China's reserves rise for 4th month

The US & Mexico struck a trade deal for sugar, avoiding a potential trade war.  Commerce Sec Wilbur Ross says that though it wasn't necessary, the administration wanted to get the sugar deal out of the way before moving on to efforts to reform NAFTA (North American Free Trade Agreement).  “This has been a very nettlesome, very aggravating factor for quite some little while and we thought it was a very good idea to try to get it out of the way so that we could get on with the much bigger parts of NAFTA that need changing,” Ross said.  Ross responded to US sugar producers calling for more concessions from Mexico.  “We basically gave them the vast bulk of everything that they had asked for.  We’re now down to, in their minds, a technical issue and that is, in the event that the Dept of Agriculture forecast of sugar needs are wrong and it turns out that much more needs to be brought in, exactly what are the circumstances under which the Mexican sugar could come in.”  Though there are slight changes in price in this deal compared to the 2014 agreement, Ross didn't expect a big change in sugar prices for consumers, adding, “I don’t think that this deal should result in a great big spike.”  According to Ross the deal would benefit US sugar refiners.  “The major part is that there will be a much higher percentage of raw sugar available to the United States refiners.  Therefore they will be able to do better because they will make what now is roughly a nickel of refining margin rather than it being refined in Mexico.”  Ross weighed in on efforts to reform NAFTA, “NAFTA is an ancient agreement, it’s really the first of the big trade agreements that the U.S. made and therefore it’s a bit obsolete.”  “It doesn’t address the digital economy at all, in fact there really wasn’t a digital economy back then.  It didn’t address very much about services, especially not about financial services and as you know service is part of our economy, both domestically and in terms of exports, have become very, very important.  It also didn’t talk about natural resources.”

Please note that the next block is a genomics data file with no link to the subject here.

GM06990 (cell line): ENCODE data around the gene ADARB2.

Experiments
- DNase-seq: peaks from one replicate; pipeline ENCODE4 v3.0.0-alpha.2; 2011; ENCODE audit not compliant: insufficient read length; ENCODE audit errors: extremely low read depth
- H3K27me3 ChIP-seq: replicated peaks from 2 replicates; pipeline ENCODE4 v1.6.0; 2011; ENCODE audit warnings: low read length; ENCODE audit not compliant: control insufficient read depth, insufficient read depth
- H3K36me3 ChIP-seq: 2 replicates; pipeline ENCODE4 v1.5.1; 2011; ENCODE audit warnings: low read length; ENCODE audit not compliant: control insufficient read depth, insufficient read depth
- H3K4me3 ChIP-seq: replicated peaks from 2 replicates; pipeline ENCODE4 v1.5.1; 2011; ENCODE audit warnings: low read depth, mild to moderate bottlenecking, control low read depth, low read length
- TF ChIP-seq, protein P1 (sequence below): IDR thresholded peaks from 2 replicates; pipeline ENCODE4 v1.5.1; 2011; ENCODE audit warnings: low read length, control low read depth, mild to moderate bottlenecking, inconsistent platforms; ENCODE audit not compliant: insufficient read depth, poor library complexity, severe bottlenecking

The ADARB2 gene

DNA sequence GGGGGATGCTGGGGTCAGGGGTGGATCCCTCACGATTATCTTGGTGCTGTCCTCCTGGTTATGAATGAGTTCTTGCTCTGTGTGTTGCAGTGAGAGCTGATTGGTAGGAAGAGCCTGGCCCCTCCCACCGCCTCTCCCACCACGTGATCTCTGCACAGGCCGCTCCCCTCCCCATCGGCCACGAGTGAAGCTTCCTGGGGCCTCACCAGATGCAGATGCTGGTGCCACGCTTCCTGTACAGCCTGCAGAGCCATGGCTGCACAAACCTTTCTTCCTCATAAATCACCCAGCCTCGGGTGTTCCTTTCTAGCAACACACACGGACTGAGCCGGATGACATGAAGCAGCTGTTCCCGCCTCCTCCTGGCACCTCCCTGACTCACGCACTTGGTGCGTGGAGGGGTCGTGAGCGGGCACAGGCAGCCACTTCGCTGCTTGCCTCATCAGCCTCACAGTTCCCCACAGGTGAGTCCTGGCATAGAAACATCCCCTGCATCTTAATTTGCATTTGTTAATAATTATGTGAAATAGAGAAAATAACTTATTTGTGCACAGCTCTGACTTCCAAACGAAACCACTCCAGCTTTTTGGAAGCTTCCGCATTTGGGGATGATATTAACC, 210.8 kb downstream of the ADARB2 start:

US, Mexico sugar deal paves way for NAFTA reform: Wilbur Ross

Stocks are in a holding pattern ahead of tomorrow's news.  With all that is going on around the world, the Qatar story is not getting much attention.  But it's important.  Saudi Arabia & its Arab allies have broken ties with Qatar because it thinks that country is not serious about fighting terrorism.  That situation is in flux & will not likely be resolved soon.  Meanwhile popular stock averages are at or next to record highs.  Hard to believe!

Dow Jones Industrials